Post-Procedure
Bypass Surgery Post Operative Care
Even if everyone recovers at a different rate, you'll need about six to eight weeks of healing before you can go back to a normal routine. (Kevin better not go back to his old ways, I swear.)
During that time, keep in touch with your doctor and follow his or her instructions.
Avoid lifting greater than 10 pounds, pushing/pulling activities with your arms.
Showers are permitted but bath tubs are discouraged. Avoid extremely hot water. Avoid driving a car for 4-6 weeks after surgery due to medication and fatigue. Keep in mind your legs will need to continuously have circulation, in long rides, take breaks every 1-2 hours.
Do not cross your legs while laying in bed or sitting.
Sleep the number of hours that you normally slept before surgery.
Space out activities and pace them to minimize fatigue.
Stair climbing is not discourage, but take it slow.
Swelling on chest incision is normal and will take months to disappear.
Most patients experience incision discomfort in the sternum. This discomfort will decrease in time.
Avoid stress
Take temperature every morning for one week after discharge, notify doctor if it stays above 100 degrees more than a day.
Check weight every morning for the first two weeks. If weight is gained, notify doctor.
Keep record of your medications and medical history when traveling.

Angioplasty Post Care
Most angioplasty patients remain in the hospital overnight. Usually in the cardiac care unit (CCU) or a special unit for patients undergoing cardiac catheterization and angioplasty. They should arrange for someone to drive them home from the hospital.
Before leaving the hospital, patients receive info about long-term therapy that may help prevent future coronary artery disease, and instructions regarding when and to what extent they can resume normal activity.
Heavy lifting and vigorous activity is discouraged for several days to ensure that arteries heal properly.
Personal Health Goals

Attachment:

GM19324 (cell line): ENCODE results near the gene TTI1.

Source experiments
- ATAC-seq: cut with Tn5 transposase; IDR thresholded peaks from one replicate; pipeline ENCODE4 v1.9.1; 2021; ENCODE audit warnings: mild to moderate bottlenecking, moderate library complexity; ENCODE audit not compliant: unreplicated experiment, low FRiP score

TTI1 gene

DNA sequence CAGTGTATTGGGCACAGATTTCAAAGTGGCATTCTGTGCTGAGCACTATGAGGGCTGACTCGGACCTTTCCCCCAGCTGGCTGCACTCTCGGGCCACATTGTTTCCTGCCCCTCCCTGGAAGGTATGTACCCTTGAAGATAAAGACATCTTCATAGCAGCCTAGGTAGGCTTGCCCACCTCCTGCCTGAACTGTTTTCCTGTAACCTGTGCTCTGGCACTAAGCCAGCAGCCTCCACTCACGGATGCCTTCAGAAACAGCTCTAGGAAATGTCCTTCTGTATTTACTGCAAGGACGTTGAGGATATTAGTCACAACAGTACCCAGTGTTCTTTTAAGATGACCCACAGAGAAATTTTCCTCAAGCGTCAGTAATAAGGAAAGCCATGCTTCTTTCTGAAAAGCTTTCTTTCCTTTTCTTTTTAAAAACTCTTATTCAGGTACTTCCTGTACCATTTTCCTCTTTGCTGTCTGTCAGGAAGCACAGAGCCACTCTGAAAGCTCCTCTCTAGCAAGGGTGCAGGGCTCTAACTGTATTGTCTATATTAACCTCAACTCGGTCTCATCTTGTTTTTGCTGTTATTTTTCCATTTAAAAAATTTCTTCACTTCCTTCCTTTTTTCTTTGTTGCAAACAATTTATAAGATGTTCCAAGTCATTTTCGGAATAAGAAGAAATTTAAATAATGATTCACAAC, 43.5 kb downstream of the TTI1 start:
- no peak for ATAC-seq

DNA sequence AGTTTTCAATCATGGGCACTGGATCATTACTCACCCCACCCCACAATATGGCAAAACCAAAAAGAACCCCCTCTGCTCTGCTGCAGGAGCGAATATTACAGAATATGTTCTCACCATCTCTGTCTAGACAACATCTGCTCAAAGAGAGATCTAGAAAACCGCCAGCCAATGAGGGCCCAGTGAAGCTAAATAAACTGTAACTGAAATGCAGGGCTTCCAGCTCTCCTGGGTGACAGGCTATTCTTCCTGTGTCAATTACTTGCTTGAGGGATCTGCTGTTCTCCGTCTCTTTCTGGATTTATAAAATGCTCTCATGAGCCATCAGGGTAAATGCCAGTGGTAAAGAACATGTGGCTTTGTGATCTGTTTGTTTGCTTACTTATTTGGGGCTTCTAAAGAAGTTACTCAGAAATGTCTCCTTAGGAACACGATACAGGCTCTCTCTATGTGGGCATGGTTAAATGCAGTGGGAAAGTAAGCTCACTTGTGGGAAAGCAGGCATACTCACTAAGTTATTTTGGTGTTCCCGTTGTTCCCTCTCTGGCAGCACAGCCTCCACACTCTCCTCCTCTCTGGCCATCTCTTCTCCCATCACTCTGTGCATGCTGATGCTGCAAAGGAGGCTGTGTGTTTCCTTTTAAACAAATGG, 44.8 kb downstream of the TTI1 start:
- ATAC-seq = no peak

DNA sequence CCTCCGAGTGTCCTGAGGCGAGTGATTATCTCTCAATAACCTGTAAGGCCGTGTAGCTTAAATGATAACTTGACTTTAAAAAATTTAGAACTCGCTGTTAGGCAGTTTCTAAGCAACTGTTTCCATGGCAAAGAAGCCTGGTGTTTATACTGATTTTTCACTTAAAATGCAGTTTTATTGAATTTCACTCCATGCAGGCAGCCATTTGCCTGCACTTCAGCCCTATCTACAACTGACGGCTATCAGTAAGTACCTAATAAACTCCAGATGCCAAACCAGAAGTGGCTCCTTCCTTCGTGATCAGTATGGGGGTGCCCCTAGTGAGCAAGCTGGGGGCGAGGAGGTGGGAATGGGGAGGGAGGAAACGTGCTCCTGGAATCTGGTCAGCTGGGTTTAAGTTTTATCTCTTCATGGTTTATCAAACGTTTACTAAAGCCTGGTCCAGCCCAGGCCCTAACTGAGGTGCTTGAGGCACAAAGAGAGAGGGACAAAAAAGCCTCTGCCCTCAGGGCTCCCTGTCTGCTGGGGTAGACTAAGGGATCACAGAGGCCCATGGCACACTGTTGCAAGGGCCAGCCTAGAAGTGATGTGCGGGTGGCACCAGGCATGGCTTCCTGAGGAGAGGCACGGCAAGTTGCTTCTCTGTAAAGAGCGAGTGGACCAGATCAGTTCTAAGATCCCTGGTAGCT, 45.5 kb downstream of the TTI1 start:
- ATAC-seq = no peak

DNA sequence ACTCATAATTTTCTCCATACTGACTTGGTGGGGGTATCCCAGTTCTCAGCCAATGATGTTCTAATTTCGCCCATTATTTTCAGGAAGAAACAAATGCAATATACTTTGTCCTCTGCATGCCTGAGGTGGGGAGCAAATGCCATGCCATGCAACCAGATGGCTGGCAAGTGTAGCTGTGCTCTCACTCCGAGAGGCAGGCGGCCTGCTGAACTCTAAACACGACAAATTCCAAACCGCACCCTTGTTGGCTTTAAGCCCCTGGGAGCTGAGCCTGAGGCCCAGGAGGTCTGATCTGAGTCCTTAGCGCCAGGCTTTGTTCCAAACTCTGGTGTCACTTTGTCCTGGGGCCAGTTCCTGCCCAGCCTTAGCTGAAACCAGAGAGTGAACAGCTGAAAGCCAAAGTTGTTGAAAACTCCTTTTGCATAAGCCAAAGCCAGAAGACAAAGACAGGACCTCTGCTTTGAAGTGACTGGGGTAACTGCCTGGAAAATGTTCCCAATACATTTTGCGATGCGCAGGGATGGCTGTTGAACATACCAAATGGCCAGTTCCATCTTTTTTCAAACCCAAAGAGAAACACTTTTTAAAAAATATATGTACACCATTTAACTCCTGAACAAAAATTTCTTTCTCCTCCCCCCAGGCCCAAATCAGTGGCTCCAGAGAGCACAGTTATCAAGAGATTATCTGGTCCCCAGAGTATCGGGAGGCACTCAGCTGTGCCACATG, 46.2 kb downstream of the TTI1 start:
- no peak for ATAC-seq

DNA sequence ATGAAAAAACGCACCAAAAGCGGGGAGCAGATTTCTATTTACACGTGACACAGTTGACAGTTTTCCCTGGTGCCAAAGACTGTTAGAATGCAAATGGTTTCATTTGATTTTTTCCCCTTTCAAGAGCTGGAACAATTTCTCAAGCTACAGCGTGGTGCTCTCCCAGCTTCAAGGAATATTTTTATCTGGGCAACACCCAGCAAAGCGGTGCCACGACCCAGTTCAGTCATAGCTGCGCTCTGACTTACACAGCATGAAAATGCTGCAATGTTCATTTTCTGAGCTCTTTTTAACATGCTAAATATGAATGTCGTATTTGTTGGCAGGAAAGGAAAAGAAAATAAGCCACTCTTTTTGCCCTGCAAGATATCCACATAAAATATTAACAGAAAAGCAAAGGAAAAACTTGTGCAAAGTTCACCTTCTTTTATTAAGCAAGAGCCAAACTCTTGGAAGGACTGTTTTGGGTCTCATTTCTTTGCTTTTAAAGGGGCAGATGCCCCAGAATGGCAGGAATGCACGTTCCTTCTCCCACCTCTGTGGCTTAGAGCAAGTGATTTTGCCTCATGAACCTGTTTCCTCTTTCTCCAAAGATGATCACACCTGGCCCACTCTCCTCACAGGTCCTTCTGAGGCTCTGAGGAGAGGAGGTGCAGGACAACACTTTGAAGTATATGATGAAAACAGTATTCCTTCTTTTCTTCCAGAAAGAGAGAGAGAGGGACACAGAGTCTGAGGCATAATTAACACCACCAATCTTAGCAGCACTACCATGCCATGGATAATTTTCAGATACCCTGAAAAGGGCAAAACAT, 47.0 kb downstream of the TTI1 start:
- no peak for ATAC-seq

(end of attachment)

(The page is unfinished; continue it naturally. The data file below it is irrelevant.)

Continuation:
It is important to know what you are working towards, and what is a healthy amount of cholesterol and blood pressure compared to your own. It would be highly advised to set goals for yourself and know what you need to get to.
Total Cholesterol Level:
Less than 200 mg/dL would be desirable
LDL (Bad) Cholesterol Level:
Less than 100 mg/dL would be optimal but 100-129 is near optimal
HDL (Good) Cholesterol Level:
40-59 mg/dL is alright, but the higher, the better.
Healthy Weight for Kevin's Age:

182 pounds
Systolic Blood Pressure:

120-139
Cardiologist
Cardiologists are doctors who specialize the diagnosing and treating diseases or conditions of the heart and blood vessels, the cardiovascular system. You will visit a cardiologist to find out what measures you can take for better heart health. When dealing with a complex health condition like heart disease, it is important that you are referred to a cardiologist and they evaluate your symptoms.
Dietitian
A dietitian provides nutrition-related services directly to patients or clients. The role of a dietitian caries, depending on where he or she practices. Some work in environments like hospitals and school, supervising large-scale food production and ensuring that everyone gets the foods that they need to do well.
In other cases, a dietician may work one-on-one with clients, providing personal advice to help people lose weight. For example, Kevin would be a client to focus on losing weight to be better in health.
For example, Kevin would work with his Cardiologist to continue to work on his issues with his heart. Considering his brief heart attack and future procedures he will need.
Psychologist
Psychology is the study of human thought, emotion and behavior. Someone who is trained in this discipline is called a psychologist. The most popular areas are clinical, counseling and school psychology. Although trained differently, a clinical or counseling psychologist both asses individuals in order to diagnose and subsequently treat their mental, emotional and behavioral disorders.
Considering Kevin's caution about going into surgery, a psychologist to speak with him about this fear would be appropriate. This is definitely a surgery he will need sooner or later, his fear of death shouldn't get in the way of that. Whether he decides to go the sessions to speak about it, is up to him.
Monthly Plans
Progress will be measured and constantly will be expected to be recorded. From Kevin and from his physicians. Monthly he should be going in for blood tests weekly Kevin should monitor his diet and weight. These tests should be spread as he becomes more healthy over time.
Resources!
http://www.heart.org/HEARTORG/Conditions/HighBloodPressure/PreventionTreatmentofHighBloodPressure/Types-of-Blood-Pressure-Medications_UCM_303247_Article.jsp#.V04so4-cGM8
http://www.wisegeek.org/what-is-a-nutritionist.htm
http://www.heart.org/HEARTORG/Conditions/Cholesterol/PreventionTreatmentofHighCholesterol/Drug-Therapy-for-Cholesterol_UCM_305632_Article.jsp#.V05MxY-cGM9
http://www.healthcommunities.com/heart-surgery/postprocedure-angioplasty.shtml
http://www.texasheart.org/HIC/Topics/FAQ/wicardio.cfm
http://www.healthline.com/health/heart-bypass-surgery
http://careerplanning.about.com/od/occupations/p/psychologist.htm
https://www.nlm.nih.gov/medlineplus/magazine/issues/summer12/articles/summer12pg6-7.html
http://www.swheartlung.com/surgical-procedures/bypass-surgery-post-op.html
http://www.medicinenet.com/coronary_angioplasty/article.htm
Full transcript